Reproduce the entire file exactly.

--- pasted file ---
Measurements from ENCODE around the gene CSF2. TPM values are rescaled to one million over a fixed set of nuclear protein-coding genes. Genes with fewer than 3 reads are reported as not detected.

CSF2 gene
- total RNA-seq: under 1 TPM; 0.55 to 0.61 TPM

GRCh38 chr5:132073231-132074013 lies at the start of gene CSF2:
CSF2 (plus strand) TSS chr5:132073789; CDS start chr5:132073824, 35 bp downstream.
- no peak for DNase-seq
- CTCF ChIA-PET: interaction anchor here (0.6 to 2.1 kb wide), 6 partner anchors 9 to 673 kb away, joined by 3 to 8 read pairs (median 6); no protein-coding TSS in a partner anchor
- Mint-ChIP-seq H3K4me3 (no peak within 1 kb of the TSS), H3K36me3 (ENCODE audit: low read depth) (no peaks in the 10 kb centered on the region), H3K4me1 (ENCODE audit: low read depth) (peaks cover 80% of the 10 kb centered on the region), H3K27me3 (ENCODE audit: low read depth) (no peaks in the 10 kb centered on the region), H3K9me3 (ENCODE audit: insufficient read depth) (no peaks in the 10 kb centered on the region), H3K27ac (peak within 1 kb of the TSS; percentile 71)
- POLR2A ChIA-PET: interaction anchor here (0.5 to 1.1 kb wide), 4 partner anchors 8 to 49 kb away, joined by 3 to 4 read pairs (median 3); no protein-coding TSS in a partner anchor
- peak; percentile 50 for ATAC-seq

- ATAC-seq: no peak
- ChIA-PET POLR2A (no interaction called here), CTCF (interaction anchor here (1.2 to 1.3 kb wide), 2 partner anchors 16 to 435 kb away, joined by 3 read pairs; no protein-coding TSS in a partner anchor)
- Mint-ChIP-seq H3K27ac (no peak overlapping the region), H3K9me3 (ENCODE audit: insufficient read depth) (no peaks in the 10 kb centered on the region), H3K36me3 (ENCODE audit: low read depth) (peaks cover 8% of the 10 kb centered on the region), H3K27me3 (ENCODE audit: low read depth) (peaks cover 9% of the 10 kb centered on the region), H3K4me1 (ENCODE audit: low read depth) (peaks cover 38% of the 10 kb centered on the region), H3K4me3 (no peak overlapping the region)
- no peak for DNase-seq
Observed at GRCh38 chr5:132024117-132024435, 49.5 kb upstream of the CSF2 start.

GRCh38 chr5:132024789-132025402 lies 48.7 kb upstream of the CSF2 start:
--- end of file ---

Measurements from ENCODE around the gene CSF2. TPM values are rescaled to one million over a fixed set of nuclear protein-coding genes. Genes with fewer than 3 reads are reported as not detected.

CSF2 gene
- total RNA-seq: under 1 TPM; 0.55 to 0.61 TPM

GRCh38 chr5:132073231-132074013 lies at the start of gene CSF2:
CSF2 (plus strand) TSS chr5:132073789; CDS start chr5:132073824, 35 bp downstream.
- no peak for DNase-seq
- CTCF ChIA-PET: interaction anchor here (0.6 to 2.1 kb wide), 6 partner anchors 9 to 673 kb away, joined by 3 to 8 read pairs (median 6); no protein-coding TSS in a partner anchor
- Mint-ChIP-seq H3K4me3 (no peak within 1 kb of the TSS), H3K36me3 (ENCODE audit: low read depth) (no peaks in the 10 kb centered on the region), H3K4me1 (ENCODE audit: low read depth) (peaks cover 80% of the 10 kb centered on the region), H3K27me3 (ENCODE audit: low read depth) (no peaks in the 10 kb centered on the region), H3K9me3 (ENCODE audit: insufficient read depth) (no peaks in the 10 kb centered on the region), H3K27ac (peak within 1 kb of the TSS; percentile 71)
- POLR2A ChIA-PET: interaction anchor here (0.5 to 1.1 kb wide), 4 partner anchors 8 to 49 kb away, joined by 3 to 4 read pairs (median 3); no protein-coding TSS in a partner anchor
- peak; percentile 50 for ATAC-seq

- ATAC-seq: no peak
- ChIA-PET POLR2A (no interaction called here), CTCF (interaction anchor here (1.2 to 1.3 kb wide), 2 partner anchors 16 to 435 kb away, joined by 3 read pairs; no protein-coding TSS in a partner anchor)
- Mint-ChIP-seq H3K27ac (no peak overlapping the region), H3K9me3 (ENCODE audit: insufficient read depth) (no peaks in the 10 kb centered on the region), H3K36me3 (ENCODE audit: low read depth) (peaks cover 8% of the 10 kb centered on the region), H3K27me3 (ENCODE audit: low read depth) (peaks cover 9% of the 10 kb centered on the region), H3K4me1 (ENCODE audit: low read depth) (peaks cover 38% of the 10 kb centered on the region), H3K4me3 (no peak overlapping the region)
- no peak for DNase-seq
Observed at GRCh38 chr5:132024117-132024435, 49.5 kb upstream of the CSF2 start.

GRCh38 chr5:132024789-132025402 lies 48.7 kb upstream of the CSF2 start: